The aviation industry in Nigeria has come a long way, having witnessed about 75years of operational existence characterized, over the years, by the industry’s own peculiar cycles of booms and wanes resulting majorly from its management and leadership profiles and styles. Nonetheless, the industry in Nigeria has, despite the serial cases of mismanagement, corruption, and general inefficiencies, remained resilient and evolving. Recent strides noted in the industry attests to the fact that greater potentials abound in the Nigerian aviation industry. Thanks to the transformational initiatives of Senator Hadi Sirika, the Aviation Minister of the contemporary Buhari government. With his very one of a kind honest, nationalist, intelligent and fiercely committed approach to the responsibilities of his office as the Honourable Minister of Aviation, Distinguished Senator Hadi Sirika has, indeed, distinguished himself in the holistic manner he has been driving innovative advancements in the Nigerian Aviation sector.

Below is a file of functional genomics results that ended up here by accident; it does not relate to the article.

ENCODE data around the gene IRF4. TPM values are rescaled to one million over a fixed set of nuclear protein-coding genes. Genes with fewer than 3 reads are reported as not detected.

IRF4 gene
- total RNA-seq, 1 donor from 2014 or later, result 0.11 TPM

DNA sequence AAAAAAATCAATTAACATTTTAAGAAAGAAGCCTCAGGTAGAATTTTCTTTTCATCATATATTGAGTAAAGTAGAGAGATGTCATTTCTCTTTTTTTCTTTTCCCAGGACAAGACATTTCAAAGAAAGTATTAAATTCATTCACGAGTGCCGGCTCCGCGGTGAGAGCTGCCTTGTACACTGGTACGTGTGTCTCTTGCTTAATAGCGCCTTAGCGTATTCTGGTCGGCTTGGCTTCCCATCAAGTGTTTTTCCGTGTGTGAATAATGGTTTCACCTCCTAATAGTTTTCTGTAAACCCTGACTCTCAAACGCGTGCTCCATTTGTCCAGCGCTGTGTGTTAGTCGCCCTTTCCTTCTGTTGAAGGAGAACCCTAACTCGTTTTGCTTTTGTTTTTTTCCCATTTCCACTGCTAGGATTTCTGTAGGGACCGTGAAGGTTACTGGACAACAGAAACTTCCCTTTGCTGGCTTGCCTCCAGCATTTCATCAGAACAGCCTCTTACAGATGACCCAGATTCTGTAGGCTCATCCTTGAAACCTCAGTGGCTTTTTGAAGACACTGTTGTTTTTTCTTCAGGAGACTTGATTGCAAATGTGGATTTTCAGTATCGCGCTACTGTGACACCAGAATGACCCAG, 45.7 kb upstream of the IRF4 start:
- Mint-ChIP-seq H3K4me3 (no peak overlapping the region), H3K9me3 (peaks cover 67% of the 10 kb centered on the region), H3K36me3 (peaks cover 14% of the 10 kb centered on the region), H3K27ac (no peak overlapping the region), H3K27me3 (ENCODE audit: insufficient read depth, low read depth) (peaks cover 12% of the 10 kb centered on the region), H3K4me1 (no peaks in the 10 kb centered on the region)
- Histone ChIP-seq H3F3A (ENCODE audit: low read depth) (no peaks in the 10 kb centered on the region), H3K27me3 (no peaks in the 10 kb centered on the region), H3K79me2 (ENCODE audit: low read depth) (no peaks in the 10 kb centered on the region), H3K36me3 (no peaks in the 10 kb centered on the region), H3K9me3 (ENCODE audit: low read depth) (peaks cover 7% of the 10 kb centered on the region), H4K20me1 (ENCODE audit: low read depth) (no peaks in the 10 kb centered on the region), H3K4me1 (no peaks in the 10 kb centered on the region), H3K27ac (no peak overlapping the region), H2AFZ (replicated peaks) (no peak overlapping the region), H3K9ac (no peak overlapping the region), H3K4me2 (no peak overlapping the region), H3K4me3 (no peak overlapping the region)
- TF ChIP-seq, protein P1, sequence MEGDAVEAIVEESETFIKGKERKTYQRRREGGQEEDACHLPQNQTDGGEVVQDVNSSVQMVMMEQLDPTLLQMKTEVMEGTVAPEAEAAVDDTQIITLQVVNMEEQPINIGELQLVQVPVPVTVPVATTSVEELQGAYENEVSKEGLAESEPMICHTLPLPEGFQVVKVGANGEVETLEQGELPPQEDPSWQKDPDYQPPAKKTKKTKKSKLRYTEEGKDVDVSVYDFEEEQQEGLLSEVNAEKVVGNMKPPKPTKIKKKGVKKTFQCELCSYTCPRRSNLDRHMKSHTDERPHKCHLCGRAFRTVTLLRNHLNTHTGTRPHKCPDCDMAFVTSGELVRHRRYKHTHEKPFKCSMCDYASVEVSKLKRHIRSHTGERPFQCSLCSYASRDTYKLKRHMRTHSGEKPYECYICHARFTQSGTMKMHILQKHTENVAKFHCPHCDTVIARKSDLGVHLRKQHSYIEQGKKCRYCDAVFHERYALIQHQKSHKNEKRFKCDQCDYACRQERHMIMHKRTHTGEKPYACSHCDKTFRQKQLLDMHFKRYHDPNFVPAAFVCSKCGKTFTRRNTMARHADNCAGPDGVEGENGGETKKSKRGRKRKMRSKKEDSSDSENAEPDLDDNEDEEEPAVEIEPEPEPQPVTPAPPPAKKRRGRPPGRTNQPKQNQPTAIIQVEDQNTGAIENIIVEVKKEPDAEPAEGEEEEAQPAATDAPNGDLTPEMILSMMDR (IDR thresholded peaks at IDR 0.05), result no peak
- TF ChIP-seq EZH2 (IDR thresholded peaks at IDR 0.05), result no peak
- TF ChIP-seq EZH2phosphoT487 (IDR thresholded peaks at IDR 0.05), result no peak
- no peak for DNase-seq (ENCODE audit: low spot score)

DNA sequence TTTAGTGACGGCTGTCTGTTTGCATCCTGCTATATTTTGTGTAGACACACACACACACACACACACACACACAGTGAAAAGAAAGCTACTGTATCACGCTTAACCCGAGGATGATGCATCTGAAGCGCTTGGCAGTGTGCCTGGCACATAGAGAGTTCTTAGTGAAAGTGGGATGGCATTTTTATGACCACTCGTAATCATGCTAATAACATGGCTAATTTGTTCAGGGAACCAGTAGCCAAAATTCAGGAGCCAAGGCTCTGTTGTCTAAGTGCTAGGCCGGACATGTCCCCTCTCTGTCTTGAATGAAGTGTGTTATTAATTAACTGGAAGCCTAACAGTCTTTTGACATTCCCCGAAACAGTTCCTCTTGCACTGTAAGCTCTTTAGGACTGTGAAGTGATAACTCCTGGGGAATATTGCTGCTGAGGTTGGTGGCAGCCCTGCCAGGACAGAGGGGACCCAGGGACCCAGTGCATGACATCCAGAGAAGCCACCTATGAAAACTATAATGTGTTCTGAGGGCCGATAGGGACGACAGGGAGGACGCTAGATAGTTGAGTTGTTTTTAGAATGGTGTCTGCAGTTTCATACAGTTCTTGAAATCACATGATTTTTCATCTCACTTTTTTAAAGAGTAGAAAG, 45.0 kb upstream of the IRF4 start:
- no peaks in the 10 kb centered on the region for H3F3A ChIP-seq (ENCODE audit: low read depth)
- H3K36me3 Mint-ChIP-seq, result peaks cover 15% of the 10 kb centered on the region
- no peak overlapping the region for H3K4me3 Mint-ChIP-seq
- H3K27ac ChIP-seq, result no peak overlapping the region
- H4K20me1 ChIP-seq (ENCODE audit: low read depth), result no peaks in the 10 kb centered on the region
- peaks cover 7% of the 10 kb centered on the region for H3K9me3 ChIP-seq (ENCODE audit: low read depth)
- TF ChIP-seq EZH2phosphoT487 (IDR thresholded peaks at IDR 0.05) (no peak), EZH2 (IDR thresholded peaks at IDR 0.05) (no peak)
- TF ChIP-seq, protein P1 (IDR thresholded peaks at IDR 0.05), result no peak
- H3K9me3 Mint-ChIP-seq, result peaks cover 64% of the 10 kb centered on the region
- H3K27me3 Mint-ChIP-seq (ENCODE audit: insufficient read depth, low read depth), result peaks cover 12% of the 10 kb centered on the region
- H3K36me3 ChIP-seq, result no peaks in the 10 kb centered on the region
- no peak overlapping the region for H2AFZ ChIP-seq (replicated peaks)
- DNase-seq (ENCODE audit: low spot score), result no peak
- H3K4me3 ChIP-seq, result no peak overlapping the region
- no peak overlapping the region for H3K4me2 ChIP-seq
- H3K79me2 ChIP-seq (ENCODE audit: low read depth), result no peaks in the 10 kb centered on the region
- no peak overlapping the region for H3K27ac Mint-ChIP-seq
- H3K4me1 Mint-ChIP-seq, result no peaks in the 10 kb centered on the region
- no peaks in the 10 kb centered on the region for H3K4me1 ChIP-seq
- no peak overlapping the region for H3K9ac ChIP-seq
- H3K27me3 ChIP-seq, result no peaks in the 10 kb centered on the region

Evidently, his professional experiences and expertise have guided the careful and calculated ways through which he has so far attempted to coordinate measures for addressing age-long inefficiencies that have buffeted the sector. A keen observation of what the senator has accomplished since he assumed his duties in the Aviation Ministry, particularly the implementation of innovations, will lead one to the conclusion that the minister is working from his experiences; working to change the old order that appeared to frustrate him during his days of active flight operations. Good, humane thoughts, if you ask me – to let others not suffer now that destiny has placed him at a vantage position to take steps to redress the anomalies from which he had suffered at appoint in his career.